The Estonian electorate rewarded the incumbents granting the Prime Minister Taavi Rõivas' Estonian Reform Party approximately the same amount of support as in the latest election 2011. The foreign affairs certainly played a role in the electoral campaign, but we should not forget about the government’s economic record.
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On 4 October 2014, Latvia held the parliamentary elections that brought a hope of stability as the ruling coalition government won a comfortable majority. It is likely that the coalition negotiations, also this time, will lead to formation of the so-called minimal wining coalition. However, the parliamentary situation is complicated due to the arrival of two smaller parties on the Latvian political scene.
In 2004, eight Central and Eastern European countries (CEECs) and two Mediterranean countries entered the European Union (EU). Hailed by some as the “New Europe”, the CEECs seemed to have finally affirmed their European identity. Ten years later, one is naturally tempted to examine whether the CEECs’ EU membership has indeed made them more “European”.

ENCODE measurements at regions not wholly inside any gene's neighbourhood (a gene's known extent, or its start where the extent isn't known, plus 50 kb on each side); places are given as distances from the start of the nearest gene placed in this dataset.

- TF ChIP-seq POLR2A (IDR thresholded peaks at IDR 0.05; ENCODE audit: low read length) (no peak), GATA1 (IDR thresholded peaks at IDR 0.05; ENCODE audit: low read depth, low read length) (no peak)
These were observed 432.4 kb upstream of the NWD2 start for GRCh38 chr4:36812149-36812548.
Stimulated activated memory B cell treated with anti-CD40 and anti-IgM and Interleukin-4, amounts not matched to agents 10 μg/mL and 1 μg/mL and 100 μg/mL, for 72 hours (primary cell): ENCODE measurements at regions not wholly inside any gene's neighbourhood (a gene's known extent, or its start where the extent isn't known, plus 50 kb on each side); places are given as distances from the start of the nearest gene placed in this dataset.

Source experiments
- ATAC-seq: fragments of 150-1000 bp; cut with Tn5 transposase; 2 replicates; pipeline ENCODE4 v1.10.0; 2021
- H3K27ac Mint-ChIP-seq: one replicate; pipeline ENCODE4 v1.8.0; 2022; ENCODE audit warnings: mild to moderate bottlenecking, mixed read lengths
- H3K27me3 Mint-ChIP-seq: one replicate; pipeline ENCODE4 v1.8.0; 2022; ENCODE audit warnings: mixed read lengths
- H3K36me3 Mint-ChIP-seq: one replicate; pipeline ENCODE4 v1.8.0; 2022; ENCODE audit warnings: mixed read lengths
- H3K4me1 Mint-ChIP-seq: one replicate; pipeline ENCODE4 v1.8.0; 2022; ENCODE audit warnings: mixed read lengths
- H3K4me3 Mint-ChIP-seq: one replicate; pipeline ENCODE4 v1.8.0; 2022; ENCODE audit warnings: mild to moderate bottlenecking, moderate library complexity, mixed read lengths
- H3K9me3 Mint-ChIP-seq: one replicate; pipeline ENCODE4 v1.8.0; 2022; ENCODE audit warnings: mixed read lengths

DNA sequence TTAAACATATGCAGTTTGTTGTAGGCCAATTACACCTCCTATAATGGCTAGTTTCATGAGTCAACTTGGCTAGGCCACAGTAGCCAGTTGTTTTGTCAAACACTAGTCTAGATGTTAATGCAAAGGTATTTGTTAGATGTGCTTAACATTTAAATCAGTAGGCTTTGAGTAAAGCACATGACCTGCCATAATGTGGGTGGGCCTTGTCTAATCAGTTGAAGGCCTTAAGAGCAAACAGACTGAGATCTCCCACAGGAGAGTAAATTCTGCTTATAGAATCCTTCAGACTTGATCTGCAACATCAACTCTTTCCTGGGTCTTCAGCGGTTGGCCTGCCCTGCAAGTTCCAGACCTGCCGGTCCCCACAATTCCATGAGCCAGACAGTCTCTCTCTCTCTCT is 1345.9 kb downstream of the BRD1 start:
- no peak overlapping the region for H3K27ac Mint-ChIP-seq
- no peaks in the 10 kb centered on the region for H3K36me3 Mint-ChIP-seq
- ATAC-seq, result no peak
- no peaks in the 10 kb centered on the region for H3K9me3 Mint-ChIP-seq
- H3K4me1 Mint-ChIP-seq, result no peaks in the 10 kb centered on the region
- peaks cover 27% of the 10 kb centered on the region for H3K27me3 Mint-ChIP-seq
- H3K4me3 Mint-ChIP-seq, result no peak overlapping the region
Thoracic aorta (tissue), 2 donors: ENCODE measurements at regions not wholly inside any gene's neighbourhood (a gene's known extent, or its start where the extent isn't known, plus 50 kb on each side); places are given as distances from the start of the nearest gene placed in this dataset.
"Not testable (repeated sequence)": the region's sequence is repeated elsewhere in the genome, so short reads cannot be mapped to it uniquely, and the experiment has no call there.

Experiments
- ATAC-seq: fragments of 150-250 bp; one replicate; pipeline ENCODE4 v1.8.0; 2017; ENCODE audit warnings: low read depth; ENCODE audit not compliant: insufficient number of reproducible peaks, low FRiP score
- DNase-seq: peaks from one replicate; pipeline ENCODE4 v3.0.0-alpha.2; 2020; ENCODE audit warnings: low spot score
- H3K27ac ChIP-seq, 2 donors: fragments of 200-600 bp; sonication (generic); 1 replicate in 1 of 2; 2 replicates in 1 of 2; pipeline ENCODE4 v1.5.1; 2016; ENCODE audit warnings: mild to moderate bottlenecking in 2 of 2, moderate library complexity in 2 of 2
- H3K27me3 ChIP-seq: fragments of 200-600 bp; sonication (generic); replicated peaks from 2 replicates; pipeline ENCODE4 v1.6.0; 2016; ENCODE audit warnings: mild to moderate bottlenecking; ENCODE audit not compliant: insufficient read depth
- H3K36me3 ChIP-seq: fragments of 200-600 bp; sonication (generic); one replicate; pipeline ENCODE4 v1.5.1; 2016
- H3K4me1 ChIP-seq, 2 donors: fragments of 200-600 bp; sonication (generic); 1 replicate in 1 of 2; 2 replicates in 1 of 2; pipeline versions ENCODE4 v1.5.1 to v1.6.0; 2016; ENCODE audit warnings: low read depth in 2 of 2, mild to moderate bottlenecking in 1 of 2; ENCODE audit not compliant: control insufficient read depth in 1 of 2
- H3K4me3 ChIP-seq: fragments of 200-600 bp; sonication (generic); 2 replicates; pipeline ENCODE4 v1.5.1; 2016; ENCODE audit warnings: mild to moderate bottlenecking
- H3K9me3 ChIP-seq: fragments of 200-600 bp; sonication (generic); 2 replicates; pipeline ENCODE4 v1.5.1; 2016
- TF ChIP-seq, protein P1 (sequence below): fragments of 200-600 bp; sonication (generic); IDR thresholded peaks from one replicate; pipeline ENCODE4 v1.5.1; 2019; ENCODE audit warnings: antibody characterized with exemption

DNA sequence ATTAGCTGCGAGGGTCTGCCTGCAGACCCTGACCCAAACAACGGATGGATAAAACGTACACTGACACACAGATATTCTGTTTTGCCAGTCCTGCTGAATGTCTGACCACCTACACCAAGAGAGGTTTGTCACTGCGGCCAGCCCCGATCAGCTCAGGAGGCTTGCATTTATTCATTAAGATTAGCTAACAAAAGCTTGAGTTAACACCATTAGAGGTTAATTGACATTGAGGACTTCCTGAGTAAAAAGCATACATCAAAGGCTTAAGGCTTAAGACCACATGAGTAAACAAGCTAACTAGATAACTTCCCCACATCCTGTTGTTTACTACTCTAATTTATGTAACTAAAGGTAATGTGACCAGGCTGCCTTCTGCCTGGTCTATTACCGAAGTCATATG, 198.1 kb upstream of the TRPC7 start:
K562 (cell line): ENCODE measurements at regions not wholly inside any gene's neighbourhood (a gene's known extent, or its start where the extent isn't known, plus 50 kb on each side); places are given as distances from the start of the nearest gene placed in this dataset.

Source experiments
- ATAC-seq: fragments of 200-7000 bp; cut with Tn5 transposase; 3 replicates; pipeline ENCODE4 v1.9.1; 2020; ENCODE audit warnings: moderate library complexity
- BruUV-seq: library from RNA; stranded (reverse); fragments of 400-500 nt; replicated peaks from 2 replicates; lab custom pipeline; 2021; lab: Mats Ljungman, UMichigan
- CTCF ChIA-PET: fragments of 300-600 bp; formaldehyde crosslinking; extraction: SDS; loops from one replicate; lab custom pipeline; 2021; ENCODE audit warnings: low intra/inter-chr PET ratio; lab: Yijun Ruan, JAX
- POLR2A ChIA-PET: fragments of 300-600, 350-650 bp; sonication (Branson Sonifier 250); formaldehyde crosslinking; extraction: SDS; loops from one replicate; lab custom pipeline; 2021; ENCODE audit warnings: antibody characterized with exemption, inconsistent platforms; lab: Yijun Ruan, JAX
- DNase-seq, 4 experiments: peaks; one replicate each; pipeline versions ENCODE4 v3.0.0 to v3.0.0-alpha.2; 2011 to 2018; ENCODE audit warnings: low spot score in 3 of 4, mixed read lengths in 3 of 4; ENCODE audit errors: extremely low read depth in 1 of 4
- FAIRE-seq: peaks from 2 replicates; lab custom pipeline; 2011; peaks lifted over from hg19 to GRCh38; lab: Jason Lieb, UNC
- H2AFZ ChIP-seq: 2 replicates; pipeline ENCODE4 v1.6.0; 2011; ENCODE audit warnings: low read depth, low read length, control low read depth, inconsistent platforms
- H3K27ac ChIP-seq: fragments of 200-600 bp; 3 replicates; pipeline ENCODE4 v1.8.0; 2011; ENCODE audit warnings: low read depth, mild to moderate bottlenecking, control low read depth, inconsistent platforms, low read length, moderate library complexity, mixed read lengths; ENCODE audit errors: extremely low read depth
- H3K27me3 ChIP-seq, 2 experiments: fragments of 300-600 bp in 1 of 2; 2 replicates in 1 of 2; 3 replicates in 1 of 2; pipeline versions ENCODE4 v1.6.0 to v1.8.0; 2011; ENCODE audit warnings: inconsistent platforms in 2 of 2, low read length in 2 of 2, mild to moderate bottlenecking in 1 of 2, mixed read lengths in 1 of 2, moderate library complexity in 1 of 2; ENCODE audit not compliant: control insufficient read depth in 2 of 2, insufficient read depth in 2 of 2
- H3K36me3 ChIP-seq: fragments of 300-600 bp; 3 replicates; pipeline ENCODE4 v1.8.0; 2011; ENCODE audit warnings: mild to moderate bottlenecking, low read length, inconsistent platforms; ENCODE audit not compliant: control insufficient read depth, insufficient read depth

When the preliminary electoral results came in the evening of 17 September, two things were rather clear. First, the Harmony Centre (Saskaņas centrs, SC) seems to be the winner of the extraordinary parliamentary elections in Latvia. Second, the so-called oligarch parties have suffered a humiliating defeat.
The referendum on dissolution of Saeima will be held on 23 July and it seems that the voters might support Zatlers’ motion to dissolve Saeima. According to the internet poll by TNS Latvia, 84 % of the respondents replied that they would vote for dissolution, while only 4 % would vote against. If Saeima is dissolved, the parliamentary elections will be held no later than 23 September 2011.